- parents immunize their babies against whooping cough as soon as possible. The 1st dose is recommended at 2 months of age, but can be given as early as 6 weeks of age;

- California 7th grade students [should] receive the whooping cough booster, Tdap;

- adults should receive a whooping cough booster once in their lives.

 

 

Dominican Republic

Source: Hoy Digital [in Spanish, machine trans, edited

Two children under 2 [years of age] died in the last week at the Robert Reid Cabral Children's Hospital because of whooping cough, a contagious and vaccine-preventable disease. The dead are a girl aged 15 months from the community of Cambita, San Cristóbal and another one of 3 months, who lived in La Romana.

 

Also, another 28 children have been admitted with this disease, which calls the attention of the pediatricians of the hospital, since the vaccine that immunizes is included in the Expanded Program of Immunizations (PAI).

 

The official website of the Ministry of Health, in the epidemiology component, defines pertussis as an endemic respiratory disease that commonly affects children under the age of 5, with infants under 6 months of age at the highest risk of complications, but also it can affect teenagers and adults. The use of the vaccination scheme with DPT [diphtheria, pertussis, tetanus] or pentavalent [diphtheria, tetanus, pertussis, hepatitis B, and _Haemophilus influenzae_ type b (Hib)] is the main prevention measure, while pertussis outbreaks tend to occur every 3 to 4 years, according to official information.

 

So far this year [2018], 29 probable cases of whooping cough have been reported, 7 in the last 4 epidemiological weeks. As many as 9 out of 10 cases correspond to children under 1 year of age. Santo Domingo Norte and Santiago are the demarcations that register the highest number of cases.

 

Faced with this situation, the Ministry of Health instructed the provincial directorates and corresponding health areas to ensure adequate research and response to preventable diseases.

 

 

Dr. T comments:

For every case of reported Whooping Cough, 100 cases go unreported and unrecognized. Teens and adults are usually not as sick as children under age one year, but they are highly contagious. Whooping Cough is called the 100 day cough. Sometimes the cough is so bad, that one can break a rib or two. Women who are pregnant are antibody factories. That is why pregnant women are encouraged to have the Tdap vaccine shot every pregnancy in their last trimester even if they have had it before. The antibodies against Pertussis that they produce because of the Tdap vaccine passes through the placenta to their babies offering them some protection until their babies are old enough to receive immunizations to stimulate their own immune systems to produce their own protective antibodies.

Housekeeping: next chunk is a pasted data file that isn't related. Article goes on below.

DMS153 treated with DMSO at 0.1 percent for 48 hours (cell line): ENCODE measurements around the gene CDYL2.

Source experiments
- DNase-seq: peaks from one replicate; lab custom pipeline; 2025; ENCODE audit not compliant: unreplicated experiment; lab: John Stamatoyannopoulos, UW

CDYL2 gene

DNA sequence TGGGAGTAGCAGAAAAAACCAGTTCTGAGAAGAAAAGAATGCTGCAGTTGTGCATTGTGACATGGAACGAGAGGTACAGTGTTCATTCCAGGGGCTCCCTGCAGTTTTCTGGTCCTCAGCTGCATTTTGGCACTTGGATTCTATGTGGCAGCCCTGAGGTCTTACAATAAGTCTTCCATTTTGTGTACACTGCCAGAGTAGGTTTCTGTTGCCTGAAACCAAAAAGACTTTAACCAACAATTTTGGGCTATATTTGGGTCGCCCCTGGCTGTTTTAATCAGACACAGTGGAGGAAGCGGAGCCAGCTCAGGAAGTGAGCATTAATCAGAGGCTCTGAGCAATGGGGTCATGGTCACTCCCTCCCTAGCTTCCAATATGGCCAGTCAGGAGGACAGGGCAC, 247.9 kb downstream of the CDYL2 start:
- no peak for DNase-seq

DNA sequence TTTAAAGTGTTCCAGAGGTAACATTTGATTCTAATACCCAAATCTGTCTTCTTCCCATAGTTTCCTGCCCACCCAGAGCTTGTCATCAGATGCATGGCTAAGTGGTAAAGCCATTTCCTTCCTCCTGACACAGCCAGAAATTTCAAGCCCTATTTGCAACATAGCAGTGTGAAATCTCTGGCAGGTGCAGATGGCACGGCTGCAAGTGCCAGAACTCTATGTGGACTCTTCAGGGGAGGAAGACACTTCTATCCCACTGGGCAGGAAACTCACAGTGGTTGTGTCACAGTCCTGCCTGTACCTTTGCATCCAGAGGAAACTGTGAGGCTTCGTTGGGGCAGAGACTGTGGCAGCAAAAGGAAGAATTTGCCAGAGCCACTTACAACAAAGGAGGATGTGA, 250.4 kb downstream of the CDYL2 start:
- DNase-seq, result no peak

The same reasoning applies to pregnant women getting the influenza shot in their last trimester as well. Babies can not get a flu shot until they are six months old. So in addition to the gift of life, mothers who get the flu shot (in season) and a Tdap also give the gifts of antibody protection to their newborn infants. Not a bad way to start a healthy life!

 

The Wrong way to Cover Your Mouth when coughing!

 

If a person has had the disease, Whooping Cough, this disease does not convey life-long immunity as many other illnesses do. Appropriate immunizations against Whooping Cough also do not convey life-long immunity to the disease. All teens and adults should have at least one Tdap vaccine. Right now there is no recommendation for adults to have Tdap booster, however we know that Whooping Cough antibody protection from a Tdap only lasts 3-5 years. Even though we depend on a mother's Tdap antibodies passing through the placenta to protect her baby, even though it is not Public health Policy, it still seems wise to me that all adults who are going to be around a newborn in the baby's first year of life should have a current Tdap "booster" if it has been more than 3 or 4 years since the adult's last Tdap. Perhaps National Policy will eventually change to this recommendation. Don't know! But I do know that Pertussis antibodies from a Tdap only last 3-5 years and then are gone.

 

All forms of Whooping Cough immunizations are effective and safe and can be given with any other vaccine that is needed, e.g. influenza vaccine, etc. As a community we depend on each other for many things. This includes protection from serious disease. We expect restaurant employees to wash hands before they leave the restroom. We expect each other to not drink and drive, to not text and drive, to cover our face appropriately when we cough. Similarly, we should expect each other to get safe and effective immunizations to protect each other, our children and our families from preventable contafious disease.